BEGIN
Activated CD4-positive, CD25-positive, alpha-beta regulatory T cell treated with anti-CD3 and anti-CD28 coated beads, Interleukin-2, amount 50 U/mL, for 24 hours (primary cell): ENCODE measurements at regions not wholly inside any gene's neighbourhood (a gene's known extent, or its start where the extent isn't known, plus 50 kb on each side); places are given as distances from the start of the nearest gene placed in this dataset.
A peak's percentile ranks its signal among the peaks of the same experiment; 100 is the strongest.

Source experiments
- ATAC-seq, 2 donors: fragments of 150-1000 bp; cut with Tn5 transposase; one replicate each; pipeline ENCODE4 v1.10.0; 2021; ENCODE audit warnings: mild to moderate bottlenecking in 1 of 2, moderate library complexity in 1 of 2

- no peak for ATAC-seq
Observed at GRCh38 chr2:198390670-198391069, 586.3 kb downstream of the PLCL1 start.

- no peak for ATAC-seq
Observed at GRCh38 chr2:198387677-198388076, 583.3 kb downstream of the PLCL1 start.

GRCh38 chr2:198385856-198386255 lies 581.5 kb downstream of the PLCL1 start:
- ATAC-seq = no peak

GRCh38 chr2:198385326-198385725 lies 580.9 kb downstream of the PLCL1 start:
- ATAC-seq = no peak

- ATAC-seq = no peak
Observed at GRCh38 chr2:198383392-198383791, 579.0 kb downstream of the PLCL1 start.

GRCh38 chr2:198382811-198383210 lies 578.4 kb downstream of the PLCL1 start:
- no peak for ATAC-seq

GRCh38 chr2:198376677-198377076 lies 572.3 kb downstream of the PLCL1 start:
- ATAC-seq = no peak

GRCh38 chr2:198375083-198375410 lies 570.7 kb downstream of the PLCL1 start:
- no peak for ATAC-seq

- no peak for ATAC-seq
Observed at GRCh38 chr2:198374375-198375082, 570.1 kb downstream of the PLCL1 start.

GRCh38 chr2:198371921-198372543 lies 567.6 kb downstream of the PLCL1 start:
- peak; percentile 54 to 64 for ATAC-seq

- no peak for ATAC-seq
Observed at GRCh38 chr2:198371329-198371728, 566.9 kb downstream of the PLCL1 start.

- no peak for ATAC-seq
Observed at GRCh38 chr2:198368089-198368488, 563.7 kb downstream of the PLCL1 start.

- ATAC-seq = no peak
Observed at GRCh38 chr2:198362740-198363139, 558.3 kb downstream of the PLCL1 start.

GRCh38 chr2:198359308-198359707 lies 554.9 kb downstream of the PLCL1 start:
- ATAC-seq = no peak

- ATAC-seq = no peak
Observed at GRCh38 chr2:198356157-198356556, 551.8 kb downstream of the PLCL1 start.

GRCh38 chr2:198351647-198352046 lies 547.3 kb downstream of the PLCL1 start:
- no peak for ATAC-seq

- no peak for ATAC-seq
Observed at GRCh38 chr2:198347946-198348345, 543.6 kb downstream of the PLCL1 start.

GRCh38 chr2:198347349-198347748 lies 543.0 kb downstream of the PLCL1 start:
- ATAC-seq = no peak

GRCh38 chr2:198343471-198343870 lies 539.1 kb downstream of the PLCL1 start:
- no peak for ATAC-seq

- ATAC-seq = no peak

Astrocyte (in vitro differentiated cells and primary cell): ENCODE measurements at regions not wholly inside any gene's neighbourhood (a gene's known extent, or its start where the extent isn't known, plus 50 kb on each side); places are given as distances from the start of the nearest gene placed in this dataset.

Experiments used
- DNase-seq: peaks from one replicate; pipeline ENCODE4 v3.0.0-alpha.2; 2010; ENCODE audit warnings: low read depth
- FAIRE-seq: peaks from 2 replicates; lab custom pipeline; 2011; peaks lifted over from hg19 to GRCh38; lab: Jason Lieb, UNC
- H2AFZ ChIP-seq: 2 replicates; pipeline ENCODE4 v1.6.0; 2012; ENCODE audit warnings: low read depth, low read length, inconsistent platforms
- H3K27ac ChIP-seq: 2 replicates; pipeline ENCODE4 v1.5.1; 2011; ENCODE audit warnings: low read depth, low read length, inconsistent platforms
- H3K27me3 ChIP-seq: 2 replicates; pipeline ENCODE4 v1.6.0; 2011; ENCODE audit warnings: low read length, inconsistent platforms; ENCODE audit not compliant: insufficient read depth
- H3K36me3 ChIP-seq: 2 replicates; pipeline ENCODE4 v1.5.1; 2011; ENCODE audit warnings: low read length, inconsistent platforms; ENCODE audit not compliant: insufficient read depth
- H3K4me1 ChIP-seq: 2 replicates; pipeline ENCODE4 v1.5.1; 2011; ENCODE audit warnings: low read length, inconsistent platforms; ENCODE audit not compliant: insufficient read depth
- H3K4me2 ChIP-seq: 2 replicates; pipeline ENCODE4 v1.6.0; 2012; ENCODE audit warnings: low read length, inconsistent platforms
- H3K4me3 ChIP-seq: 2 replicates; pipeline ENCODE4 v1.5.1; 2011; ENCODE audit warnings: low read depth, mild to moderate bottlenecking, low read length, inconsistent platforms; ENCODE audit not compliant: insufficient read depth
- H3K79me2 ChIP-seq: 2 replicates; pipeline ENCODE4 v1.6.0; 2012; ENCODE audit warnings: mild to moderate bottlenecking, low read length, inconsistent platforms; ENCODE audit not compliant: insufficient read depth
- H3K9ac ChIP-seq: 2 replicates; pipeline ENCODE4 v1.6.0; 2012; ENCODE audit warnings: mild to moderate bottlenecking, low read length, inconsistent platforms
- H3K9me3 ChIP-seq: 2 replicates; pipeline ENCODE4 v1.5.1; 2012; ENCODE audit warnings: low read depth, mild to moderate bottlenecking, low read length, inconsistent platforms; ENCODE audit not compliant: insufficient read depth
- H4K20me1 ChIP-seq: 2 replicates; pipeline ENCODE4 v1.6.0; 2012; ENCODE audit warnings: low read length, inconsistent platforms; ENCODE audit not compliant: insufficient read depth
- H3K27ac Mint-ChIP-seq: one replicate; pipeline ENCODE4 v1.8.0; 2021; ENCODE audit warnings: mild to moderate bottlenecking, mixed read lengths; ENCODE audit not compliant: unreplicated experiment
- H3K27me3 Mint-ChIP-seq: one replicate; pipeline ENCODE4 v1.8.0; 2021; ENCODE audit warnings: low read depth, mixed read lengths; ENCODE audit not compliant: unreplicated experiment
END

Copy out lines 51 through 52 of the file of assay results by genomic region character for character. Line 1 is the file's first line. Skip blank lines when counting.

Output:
- H3K36me3 ChIP-seq: 2 replicates; pipeline ENCODE4 v1.5.1; 2011; ENCODE audit warnings: low read length, inconsistent platforms; ENCODE audit not compliant: insufficient read depth
- H3K4me1 ChIP-seq: 2 replicates; pipeline ENCODE4 v1.5.1; 2011; ENCODE audit warnings: low read length, inconsistent platforms; ENCODE audit not compliant: insufficient read depth